when such a power may be invoked, the procedure and

manner of the exercise of such power, the period for

which such power can remain effective, and the

circumstances under which such a power cannot be

exercised.

3.3 Sub-section (2) of Section 56 bars the remedy of

disconnection of supply for default of payment, if the

consumer deposits the amount demanded under

protest, or if the demand has been raised two years after

the sum became “first due”, albeit the same had been

continuously shown to be recoverable as arrears of

charges.

3.4 The word “due” has been used under Section 56(1) as

well as under Section 56(2). The term “due” refers to the

amount for which the demand is raised by way of a bill.

The term “first due” would therefore imply when the

demand is raised for the first time. The bill raised by the

licensee company would be the starting point for the

exercise of power under sub-section (1) of Section 56.

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3.5 The starting point of limitation would be from the date

when the bill is raised by the licensee company. The bar

of limitation is applicable only on the exercise of power

of disconnection. As per sub-section (2) of Section 56,

the bar of limitation would be two years from the date

when the first bill is raised.

3.6 It was further submitted that in case of a mistake, the

starting point of limitation should be the date when the

mistake is discovered.

In the present case, during a regular internal audit

conducted on 18.03.2014, it was discovered that a

mistake had occurred in 52 cases, including that of the

Respondent, as the bills were raised under the wrong

Tariff Code. The Appellant–Corporation raised

additional demands on 25.05.2015, i.e., within two

years from the discovery of the mistake.

4. The learned Amicus Curiae submitted that Section 56(1) of the

Act empowers the licensee to disconnect the electricity supply

if the consumer neglects to pay his dues. The disconnection

would take place only after the consumer has consumed the

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electricity, and the bill has been generated. If the consumer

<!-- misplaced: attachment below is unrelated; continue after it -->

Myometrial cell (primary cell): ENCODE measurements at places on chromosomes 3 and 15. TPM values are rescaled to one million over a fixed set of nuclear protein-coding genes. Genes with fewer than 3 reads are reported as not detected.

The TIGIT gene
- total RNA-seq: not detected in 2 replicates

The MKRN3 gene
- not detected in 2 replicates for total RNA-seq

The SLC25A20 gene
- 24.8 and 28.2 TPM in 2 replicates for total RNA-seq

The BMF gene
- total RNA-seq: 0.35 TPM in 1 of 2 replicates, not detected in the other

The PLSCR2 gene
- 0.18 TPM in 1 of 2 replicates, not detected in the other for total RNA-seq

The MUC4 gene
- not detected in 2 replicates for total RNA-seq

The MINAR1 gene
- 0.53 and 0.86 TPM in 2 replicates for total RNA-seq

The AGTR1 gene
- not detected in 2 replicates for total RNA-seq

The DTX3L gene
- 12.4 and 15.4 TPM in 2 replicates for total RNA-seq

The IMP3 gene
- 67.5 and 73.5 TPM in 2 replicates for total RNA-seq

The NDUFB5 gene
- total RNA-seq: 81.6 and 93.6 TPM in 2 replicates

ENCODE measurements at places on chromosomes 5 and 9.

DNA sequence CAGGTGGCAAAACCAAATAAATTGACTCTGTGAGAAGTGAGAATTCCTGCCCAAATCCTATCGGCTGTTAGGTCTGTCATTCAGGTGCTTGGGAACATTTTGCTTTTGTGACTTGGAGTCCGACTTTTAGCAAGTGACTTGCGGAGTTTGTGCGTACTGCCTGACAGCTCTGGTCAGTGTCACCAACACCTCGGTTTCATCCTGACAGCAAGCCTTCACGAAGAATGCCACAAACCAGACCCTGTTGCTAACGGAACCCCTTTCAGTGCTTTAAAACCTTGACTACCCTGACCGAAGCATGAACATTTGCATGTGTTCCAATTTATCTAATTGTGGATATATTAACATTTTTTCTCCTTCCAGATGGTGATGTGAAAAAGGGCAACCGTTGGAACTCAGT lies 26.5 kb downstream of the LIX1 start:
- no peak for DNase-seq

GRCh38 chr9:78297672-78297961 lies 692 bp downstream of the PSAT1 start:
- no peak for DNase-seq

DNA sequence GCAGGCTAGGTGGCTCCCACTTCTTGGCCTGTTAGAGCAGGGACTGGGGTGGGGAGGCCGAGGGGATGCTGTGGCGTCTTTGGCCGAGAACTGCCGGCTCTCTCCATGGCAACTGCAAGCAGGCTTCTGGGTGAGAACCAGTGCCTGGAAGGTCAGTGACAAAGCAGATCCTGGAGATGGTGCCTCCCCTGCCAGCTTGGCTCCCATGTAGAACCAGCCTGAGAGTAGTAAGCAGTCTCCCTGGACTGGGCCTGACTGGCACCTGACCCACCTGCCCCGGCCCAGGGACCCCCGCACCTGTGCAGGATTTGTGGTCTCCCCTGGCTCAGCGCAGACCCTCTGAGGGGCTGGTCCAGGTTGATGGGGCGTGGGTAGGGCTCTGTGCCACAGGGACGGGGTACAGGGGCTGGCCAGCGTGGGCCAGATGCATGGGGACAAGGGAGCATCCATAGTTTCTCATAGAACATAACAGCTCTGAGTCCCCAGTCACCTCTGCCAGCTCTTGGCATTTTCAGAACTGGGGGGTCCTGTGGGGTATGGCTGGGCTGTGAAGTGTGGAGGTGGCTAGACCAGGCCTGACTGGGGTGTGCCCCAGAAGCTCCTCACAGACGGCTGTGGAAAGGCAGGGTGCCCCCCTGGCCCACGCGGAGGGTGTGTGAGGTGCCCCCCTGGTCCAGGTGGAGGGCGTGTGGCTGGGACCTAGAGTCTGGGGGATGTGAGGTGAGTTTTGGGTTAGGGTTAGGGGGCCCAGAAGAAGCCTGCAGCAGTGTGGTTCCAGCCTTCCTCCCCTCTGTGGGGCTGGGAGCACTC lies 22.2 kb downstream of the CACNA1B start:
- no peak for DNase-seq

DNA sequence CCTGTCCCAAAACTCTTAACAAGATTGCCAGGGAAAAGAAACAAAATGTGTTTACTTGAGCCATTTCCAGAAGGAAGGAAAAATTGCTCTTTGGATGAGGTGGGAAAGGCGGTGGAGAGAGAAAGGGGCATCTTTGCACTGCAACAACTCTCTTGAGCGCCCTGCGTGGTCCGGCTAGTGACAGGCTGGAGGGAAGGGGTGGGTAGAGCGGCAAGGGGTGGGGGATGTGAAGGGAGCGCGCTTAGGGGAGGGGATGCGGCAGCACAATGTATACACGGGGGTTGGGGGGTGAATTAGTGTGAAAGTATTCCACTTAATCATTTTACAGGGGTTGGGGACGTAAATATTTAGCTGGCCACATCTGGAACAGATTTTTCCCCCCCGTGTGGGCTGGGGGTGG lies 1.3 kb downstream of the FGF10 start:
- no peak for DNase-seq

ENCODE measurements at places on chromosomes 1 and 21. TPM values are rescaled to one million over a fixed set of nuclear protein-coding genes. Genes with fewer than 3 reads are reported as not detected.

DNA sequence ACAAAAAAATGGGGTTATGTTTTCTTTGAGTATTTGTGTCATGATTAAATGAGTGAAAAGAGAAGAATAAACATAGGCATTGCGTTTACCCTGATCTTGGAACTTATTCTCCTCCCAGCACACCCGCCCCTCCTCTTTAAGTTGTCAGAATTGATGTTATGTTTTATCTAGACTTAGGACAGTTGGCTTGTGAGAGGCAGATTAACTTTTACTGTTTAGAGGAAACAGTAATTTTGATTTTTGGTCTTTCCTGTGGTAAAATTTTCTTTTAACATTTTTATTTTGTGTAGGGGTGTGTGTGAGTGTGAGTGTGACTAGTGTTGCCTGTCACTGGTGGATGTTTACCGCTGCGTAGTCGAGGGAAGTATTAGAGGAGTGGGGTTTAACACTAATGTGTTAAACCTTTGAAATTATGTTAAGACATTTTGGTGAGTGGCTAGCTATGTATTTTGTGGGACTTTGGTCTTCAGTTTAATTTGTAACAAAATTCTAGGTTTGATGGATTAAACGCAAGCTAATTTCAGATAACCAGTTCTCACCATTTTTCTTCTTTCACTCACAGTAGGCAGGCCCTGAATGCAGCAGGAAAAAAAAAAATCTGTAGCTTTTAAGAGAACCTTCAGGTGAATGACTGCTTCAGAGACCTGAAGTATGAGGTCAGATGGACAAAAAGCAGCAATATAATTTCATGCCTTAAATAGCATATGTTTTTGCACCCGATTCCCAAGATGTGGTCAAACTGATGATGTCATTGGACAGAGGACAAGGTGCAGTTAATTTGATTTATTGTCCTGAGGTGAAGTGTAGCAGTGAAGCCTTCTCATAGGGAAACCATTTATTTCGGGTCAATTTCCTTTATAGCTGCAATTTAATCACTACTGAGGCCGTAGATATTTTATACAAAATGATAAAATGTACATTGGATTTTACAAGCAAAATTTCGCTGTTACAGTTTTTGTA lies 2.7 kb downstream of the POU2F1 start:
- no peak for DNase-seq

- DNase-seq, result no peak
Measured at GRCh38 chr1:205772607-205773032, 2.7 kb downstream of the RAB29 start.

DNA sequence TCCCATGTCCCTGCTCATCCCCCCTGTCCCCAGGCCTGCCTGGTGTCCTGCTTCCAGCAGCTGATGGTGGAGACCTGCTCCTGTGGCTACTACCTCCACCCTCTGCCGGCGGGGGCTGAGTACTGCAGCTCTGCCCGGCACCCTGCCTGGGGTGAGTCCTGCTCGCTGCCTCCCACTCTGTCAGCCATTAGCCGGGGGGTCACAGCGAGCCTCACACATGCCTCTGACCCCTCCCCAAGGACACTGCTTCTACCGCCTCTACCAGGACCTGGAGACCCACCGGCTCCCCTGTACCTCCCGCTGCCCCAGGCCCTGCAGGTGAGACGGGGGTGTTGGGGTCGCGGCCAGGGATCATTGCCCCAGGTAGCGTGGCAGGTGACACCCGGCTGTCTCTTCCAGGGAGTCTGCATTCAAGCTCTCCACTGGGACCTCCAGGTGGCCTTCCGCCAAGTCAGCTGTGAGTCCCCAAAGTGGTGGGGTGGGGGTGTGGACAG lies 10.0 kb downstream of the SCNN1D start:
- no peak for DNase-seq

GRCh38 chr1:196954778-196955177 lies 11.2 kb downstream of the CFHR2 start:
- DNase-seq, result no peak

neglects to pay the bill served on him within the stipulated

period, the licensee can resort to coercive modes of recovery

provided in the Act.

4.1 The words “first due” used in the first part of sub-section

(2) of Section 56 is used in the context of the sum

quantified by the licensee in the bill; while the second

part of sub-section (2) of Section 56 indicates the date

when the first bill for the supply of electricity was raised

by the licensee under the applicable State Electricity

Supply Code.

4.2 By treating the words “first due” to mean the date of

detection of mistake, would dilute the mandate of the

two year limitation period provided by Section 56(2),

since a mistake may be detected at any point of time.

Furthermore, the words “recoverable as arrears of

charges” would be rendered completely otiose and

nugatory.

4.3 The period of limitation under Section 56(2) cannot be

extended by raising a supplementary bill. The “sum due”

raised in the original bill, and not paid by the consumer,

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must be continuously shown as arrears of charges in

subsequent bills, for it to become recoverable by taking

recourse to the coercive mode of disconnection of

electricity supply.

4.4 If after the expiry of two years of the original demand,

any genuine or bona fide mistake is detected by the

licensee in the original bill, it would be entitled to raise

a supplementary bill. The licensee company would be

entitled to resort to other modes of recovery, but not by

disconnection of supply under sub-section (1) of Section

56 of the 2003 Act.

6. Findings and Analysis

The Electricity Act, 2003 is a consumer-friendly statute.1 The

Statement of Objects and Reasons to the Act notes that over a

period of time, the performance of State Electricity Boards had

deteriorated on account of various factors, and the need was

felt to frame a self-contained comprehensive legislation, which

led to the enactment of the Electricity Act, 2003.

1 Tata Powers v. Reliance Energy, (2008) 10 SCC 321.

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6.1 Electricity has been held to be “goods” by a Constitution

Bench in State of Andhra Pradesh v. National Thermal

Power Corporation Ltd.2 Under the Sale of Goods Act,

1930 a purchaser of goods is liable to pay for it at the

time of purchase or consumption. The quantum and

time of payment may be ascertained post facto either by

way of an agreement or the relevant statute.

In the case of electricity, the charges are

ascertained and recovered as per the tariff notified by

the State Electricity Board, or under an electricity

supply agreement between the parties read with the

tariff under Section 62(1)(d), and the Electricity Supply

Code framed under Section 50.

6.2 The present Civil Appeal pertains to the interpretation

of Section 56 of the Act which reads as follows : –

“Section 56. Disconnection of supply in
default of payment –

(1) Where any person neglects to pay any
charge for electricity or any sum other than a
charge for electricity due from him to a licensee
or the generating company in respect of supply,
transmission or distribution or wheeling of
electricity to him, the licensee or the generating
company may, after giving not less than fifteen
clear days’ notice in writing, to such person and

2 (2002) 5 SCC 203.

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without prejudice to his rights to recover such
charge or other sum by suit, cut off the supply